edit: Would I be able to use a full Windows XP Media Center cd?
  7. CNelson

    CNelson Newcomer, in training Topic Starter

    My hunt for a normal cd isn't working out too well so far, but my brother suggested installing Linux and then backing up the important files. What are your guys' thoughts on that?
  8. raybay

    raybay TechSpot Evangelist Posts: 10,716   +6

    Certainly do-able, but if you want to go to Linux, you must remember that Linux is not easier than Windows... just an astonishingly less expensive system that works about as well as Windows. Start reading.
  9. jobeard

    jobeard TS Ambassador Posts: 13,342   +297

    \Windows\System32\Config\System is one of the REGISTRY FILES!
    you need to recover using one of the restore points.
  10. raybay

    raybay TechSpot Evangelist Posts: 10,716   +6

    But, alas, so many have no restore point... so the long way round is the shortest way home.
    Microsoft has a great deal of helpful knowledgebase articles on this subject available with a search at the Microsoft site. One is an inplace install as "Upgrade" The information in this article applies only to computers with Windows XP preinstalled by a computer manufacturer. But there are others if you look around.
    Particularly helpful when you find you have lost data that is stored in the All Users folder and default program templates and settings that are stored in the Default User folder after you reinstall, repair, or upgrade Windows XP. You may be missing Start menu shortcuts, items in the Startup group, and documents, pictures, or music files that are stored in the Shared Documents folder.
    This problem can occur after you perform any of the following actions on a computer that has Windows XP preinstalled by a computer manufacturer (also known as an Original Equipment Manufacturer, or OEM) when you:

    reinstall Windows XP in the same folder by clicking Upgrade (Recommended) after you run Winnt32.exe, or by clicking the Install Windows XP link on the "Welcome to Microsoft Windows XP" screen that appears when you insert the Windows XP CD-ROM. This is also known as performing an in-place upgrade or an in-place installation.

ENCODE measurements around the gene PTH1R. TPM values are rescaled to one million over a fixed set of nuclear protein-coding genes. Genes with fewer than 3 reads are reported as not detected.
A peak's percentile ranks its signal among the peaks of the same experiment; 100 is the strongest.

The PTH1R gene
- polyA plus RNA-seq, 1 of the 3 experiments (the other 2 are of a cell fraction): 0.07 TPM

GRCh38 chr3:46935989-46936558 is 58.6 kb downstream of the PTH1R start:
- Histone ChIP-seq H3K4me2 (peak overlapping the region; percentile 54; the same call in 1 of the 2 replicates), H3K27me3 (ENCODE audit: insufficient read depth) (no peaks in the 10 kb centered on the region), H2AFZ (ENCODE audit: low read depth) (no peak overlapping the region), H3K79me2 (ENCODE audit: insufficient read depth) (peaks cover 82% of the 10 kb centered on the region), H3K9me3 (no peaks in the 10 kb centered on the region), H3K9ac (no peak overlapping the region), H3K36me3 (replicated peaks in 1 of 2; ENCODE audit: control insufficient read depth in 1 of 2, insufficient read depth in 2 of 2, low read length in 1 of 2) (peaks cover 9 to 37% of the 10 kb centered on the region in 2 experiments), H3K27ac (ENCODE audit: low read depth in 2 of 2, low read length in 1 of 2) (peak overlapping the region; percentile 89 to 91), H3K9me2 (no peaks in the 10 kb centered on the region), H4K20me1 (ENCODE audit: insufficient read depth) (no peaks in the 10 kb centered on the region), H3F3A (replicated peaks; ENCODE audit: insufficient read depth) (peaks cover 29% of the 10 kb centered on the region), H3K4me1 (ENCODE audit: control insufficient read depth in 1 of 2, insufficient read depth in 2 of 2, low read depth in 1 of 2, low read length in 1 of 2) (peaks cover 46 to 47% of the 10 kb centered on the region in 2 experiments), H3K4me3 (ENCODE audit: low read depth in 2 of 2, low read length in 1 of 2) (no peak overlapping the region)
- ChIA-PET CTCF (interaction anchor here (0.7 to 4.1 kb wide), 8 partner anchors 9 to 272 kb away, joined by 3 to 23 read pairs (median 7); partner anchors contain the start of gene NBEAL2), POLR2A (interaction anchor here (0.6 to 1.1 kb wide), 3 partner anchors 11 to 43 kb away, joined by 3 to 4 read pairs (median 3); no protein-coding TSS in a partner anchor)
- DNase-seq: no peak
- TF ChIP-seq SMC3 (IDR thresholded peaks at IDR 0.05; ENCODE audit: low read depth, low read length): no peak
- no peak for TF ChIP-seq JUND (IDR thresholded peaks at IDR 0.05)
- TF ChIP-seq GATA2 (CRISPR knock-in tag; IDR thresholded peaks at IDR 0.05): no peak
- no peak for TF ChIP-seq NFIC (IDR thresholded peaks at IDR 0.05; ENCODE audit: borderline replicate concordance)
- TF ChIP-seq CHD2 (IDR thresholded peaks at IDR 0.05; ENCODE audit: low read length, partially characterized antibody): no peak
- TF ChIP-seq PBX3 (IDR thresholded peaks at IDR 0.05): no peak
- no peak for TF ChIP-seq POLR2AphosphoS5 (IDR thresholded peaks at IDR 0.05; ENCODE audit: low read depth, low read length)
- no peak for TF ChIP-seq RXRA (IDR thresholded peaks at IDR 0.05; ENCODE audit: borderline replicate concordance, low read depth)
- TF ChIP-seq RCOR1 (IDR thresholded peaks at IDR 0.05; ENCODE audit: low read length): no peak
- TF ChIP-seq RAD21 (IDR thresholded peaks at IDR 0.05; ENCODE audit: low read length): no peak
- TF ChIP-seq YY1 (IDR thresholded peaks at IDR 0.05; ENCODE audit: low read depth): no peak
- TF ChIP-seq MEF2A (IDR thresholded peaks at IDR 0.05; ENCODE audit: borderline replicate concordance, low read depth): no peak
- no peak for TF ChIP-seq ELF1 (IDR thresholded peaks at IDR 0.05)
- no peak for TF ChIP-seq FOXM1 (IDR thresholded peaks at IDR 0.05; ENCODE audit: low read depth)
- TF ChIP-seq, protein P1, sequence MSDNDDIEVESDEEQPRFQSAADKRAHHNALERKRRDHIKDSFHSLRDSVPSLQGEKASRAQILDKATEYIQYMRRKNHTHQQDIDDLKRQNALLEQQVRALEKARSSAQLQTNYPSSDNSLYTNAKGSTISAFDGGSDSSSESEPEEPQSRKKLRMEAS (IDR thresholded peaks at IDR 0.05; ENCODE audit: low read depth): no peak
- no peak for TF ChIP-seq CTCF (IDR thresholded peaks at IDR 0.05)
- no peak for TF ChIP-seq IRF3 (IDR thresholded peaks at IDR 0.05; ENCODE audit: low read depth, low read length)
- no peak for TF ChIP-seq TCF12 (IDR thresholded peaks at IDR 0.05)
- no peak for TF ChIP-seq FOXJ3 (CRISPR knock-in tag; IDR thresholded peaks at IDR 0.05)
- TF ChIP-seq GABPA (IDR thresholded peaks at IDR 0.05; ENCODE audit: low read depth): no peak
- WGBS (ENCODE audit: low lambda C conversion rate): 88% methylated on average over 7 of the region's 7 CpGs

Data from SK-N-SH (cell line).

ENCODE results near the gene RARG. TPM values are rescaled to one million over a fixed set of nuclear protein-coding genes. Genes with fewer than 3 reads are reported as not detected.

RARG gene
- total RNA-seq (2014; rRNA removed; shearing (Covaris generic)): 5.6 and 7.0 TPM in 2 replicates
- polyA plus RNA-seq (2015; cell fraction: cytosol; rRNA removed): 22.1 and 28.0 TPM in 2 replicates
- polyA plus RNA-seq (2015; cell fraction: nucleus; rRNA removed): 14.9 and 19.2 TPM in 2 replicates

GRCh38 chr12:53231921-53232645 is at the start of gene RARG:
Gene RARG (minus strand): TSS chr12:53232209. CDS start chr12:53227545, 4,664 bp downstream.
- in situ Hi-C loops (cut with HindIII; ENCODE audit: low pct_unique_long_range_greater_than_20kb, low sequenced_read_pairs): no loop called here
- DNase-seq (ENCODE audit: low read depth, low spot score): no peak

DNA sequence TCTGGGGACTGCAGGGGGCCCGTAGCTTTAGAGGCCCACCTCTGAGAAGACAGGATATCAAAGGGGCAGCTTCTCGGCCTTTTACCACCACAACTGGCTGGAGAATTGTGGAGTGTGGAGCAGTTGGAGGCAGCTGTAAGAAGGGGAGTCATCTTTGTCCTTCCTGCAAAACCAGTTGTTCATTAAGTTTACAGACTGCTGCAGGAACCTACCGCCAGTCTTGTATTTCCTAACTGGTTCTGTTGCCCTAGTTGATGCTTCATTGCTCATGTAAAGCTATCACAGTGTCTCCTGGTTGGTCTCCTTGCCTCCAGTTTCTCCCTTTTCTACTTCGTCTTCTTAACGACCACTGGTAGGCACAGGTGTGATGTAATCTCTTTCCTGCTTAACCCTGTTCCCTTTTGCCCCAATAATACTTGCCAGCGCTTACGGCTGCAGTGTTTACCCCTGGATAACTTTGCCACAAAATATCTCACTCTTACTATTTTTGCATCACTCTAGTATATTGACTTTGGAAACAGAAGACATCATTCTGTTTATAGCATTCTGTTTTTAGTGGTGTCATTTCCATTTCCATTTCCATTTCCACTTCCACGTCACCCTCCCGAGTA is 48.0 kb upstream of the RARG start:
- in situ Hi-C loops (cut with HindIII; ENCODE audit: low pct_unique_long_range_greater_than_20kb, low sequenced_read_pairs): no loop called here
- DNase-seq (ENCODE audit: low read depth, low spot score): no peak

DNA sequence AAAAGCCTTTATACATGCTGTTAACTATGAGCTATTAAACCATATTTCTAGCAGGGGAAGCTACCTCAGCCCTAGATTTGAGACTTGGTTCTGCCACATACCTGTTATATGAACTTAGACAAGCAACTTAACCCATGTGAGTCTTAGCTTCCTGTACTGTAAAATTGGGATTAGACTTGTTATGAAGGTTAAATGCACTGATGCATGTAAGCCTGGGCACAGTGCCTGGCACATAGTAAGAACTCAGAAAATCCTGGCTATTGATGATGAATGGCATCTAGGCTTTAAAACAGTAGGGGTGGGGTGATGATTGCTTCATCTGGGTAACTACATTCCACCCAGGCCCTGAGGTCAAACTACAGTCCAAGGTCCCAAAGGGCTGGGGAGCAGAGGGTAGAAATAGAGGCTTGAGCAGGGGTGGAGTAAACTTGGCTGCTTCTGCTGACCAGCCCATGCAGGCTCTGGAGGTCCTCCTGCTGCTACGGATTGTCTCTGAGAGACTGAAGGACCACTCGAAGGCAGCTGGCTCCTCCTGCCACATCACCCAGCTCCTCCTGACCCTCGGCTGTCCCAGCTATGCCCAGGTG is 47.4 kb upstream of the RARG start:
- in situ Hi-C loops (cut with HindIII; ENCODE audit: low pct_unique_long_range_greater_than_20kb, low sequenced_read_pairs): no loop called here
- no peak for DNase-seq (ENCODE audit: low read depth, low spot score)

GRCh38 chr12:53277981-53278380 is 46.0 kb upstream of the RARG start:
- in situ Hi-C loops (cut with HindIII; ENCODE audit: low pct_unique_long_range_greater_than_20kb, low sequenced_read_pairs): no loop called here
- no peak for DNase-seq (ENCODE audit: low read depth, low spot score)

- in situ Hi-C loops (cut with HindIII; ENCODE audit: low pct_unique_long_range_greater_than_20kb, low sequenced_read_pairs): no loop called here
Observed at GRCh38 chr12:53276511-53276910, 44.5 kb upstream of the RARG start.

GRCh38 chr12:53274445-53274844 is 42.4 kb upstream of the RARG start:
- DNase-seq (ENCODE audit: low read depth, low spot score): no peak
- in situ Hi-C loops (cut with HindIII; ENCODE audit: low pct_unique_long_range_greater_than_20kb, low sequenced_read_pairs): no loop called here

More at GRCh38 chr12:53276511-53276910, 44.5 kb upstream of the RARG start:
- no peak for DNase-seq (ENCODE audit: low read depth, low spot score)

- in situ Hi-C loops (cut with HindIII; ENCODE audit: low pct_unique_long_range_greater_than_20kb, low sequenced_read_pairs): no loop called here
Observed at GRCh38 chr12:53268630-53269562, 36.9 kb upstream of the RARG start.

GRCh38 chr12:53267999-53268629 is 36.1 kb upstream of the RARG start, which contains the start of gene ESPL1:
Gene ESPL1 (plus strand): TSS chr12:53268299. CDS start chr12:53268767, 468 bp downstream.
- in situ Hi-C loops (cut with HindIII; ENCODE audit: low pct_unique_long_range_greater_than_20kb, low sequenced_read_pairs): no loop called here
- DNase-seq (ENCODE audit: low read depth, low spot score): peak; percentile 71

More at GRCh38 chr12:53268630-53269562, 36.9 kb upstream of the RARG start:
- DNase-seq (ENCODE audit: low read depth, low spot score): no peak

repair Windows XP by starting your computer from the Windows XP CD-ROM, pressing ENTER to set up Windows XP, and then pressing R to repair the selected installation.

    upgrade the Windows XP Home Edition installation that was preinstalled by your computer manufacturer to the retail version of Windows XP Professional.

    The articles are long, but quite useful. It was only due to recent problems posted here that prompted me to take a look.

    Search for restoring System32 files or repairing System32 files.
  11. jobeard

    jobeard TS Ambassador Posts: 13,342   +297

    hum; have you ever experienced this kind of 'fix'? If so, then (imo) you've got little at risk or of much importance.

    all programs get uninstalled and you get to reinstall them

    all hotfixes need to be downloaded and reapplied

    all users loose their internal identities and when they are recreated,
    get new profile areas; eg: \documents and settings\thislocationchanges

    yes it works -- painfully
    the restore points retain all software,
    users keep their profiles
    and all the updates are still intact.

    the sole issue is how far back do you choose to restore?
    ans: pick every 3rd day until your system is stable again.
     
  12. CNelson

    CNelson Newcomer, in training Topic Starter

    Ummmm... uh oh. So I finally got Bart's PE to work, and now when I try to do anything with the c: drive it says that it might be corrupted. I can't create anything, delete anything, or copy anything. Does this mean I am screwed? What might be the problems/how I can check for problems?
  13. raybay

    raybay TechSpot Evangelist Posts: 10,716   +6

    What is "Bart's PE?"
    What are you selecting when you get the message that it might be corrupted? Is this at startup or when other choices are made?
    Do you have install discs with this whatever it is?

    The problem could be absolutely anything. You need to tell us more about the device, the operating system, the age, and how it has been used.
    Sometimes, a corrupted system can have its OS reinstalled and will then work fine fine...
    A "corrupted" "Bart's PE" could be defective memory, defective video graphics, infestation of malware, bad system board, bad cable, bad power switch, or bad main drive.
    Please tell us more so we can get our mind wrapped around it.
  14. jobeard

    jobeard TS Ambassador Posts: 13,342   +297

    NOT NECESSARILY. those actions require write access to the drive
    and Linux CDs will typically mount the HD as READ-ONLY.

    can you see file names? if so, the hd is likely to be fine.

    see this http://www.techspot.com/vb/topic76094.html for mounting the
    HD in write mode
  15. CNelson

    CNelson Newcomer, in training Topic Starter

    YES! I fixed it. I got into Bart's PE and ran check disk. Took the entire night, but it finally got it to work

    Thank you guys, very much.

    THIS is Bart's PE builder

    and it was saying the entire C: drive was corrupted, not anymore though!